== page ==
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- The total share of loans with payment assistance began to decline in the summer of 2020.
- The share of mortgage and student loans on assistance remains significantly higher than pre-pandemic levels.
- Consumers who exited assistance were more likely to come from areas harder hit by the pandemic.
- The report found that consumers in majority Hispanic communities were the most likely to exit assistance.
The Consumer Financial Protection Bureau (CFPB) continues to report on trends in financial assistance throughout the pandemic. The latest developments from this study reveal that most consumers have exited the payment assistance they received at the start of the pandemic.
The total share of loans with payment assistance began to decline in the summer of 2020. The initial increase in loans transitioned to assistance abated, and more accounts began transitioning out of assistance altogether. However, there continues to be high rates in assistance for student loans largely due to the CARES Act, which puts most student loans on automatic payment suspension.
The CARES Act imposes assistance requirements on lenders that includes mortgages, so that consumers may request from their lenders an initial forbearance of up to 180 days, extendable up to a total of 360 days. This only applies to federally-backed mortgages, which accounts for about 63% of the mortgage market.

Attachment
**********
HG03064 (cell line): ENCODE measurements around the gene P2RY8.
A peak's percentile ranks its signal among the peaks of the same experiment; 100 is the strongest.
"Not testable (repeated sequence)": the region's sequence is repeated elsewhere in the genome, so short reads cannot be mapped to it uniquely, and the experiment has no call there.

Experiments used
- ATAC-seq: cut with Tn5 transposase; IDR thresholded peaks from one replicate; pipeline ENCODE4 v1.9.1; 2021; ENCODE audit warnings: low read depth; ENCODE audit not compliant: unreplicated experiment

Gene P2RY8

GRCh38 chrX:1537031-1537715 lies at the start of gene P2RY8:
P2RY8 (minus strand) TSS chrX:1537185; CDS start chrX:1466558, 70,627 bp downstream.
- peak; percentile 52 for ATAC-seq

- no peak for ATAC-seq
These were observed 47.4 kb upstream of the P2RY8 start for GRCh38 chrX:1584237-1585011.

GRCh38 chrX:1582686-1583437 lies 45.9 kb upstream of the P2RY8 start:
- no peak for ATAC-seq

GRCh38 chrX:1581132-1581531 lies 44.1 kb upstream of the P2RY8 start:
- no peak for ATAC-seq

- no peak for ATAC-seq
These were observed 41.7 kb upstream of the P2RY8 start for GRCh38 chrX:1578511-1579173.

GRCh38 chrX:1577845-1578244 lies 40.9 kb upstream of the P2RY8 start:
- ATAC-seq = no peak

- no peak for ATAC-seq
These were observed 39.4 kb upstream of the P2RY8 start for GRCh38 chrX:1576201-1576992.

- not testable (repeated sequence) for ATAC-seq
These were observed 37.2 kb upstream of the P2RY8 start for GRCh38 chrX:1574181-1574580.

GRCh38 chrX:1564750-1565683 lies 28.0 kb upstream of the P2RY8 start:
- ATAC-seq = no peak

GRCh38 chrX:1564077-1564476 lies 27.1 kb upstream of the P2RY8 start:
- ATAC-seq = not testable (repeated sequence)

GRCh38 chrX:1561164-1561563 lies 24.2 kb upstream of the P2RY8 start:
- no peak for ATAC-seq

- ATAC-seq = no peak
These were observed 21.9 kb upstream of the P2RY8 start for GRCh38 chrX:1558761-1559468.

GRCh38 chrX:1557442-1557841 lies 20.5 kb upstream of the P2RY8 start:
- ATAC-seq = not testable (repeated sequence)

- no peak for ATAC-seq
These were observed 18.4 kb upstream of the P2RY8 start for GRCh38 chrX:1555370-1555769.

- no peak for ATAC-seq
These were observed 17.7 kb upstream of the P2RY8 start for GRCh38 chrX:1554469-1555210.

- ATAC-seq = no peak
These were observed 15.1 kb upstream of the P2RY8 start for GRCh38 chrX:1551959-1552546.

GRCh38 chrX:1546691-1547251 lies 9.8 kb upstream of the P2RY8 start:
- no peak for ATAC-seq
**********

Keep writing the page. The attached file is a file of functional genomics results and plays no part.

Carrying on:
By March 2021, the total share of auto loans and credit card accounts with assistance was only slightly above pre-pandemic levels. Yet, the share of mortgage and student loans on assistance remains significantly higher than pre-pandemic levels.
Consumers who exited assistance were more likely to come from areas harder hit by the pandemic. In an earlier August report, the CFPB found that Black and Hispanic communities were disproportionately impacted by COVID-19 in terms of health and unemployment. Therefore, those communities were the earliest to receive assistance. However, there is substantial variation in which groups have exited these assistance programs.
Focusing on mortgage assistance, the report found that consumers in majority Hispanic communities were most likely to exit assistance. However, consumers in majority Black communities were somewhat less likely to exit assistance than their counterparts in majority white communities.
Additionally, mortgage borrowers in non-metro areas with higher unemployment and COVID-19 rates were less likely to exit forbearance. Yet, consumers with higher credit scores and balances were more likely to exit forbearance, holding all other factors constant. This reflects the likelihood that these consumers are well-off and, therefore, less affected by COVID-19 income shocks.
As more assistance programs reach an end, such as the CARES Act, the risk of increased delinquencies and foreclosures may arise. The CFPB has established temporary safeguards to ensure borrowers have enough time before foreclosure to explore their options.
For more information on the pandemic’s effect on consumer credit, follow the CFPB blog post series on their website.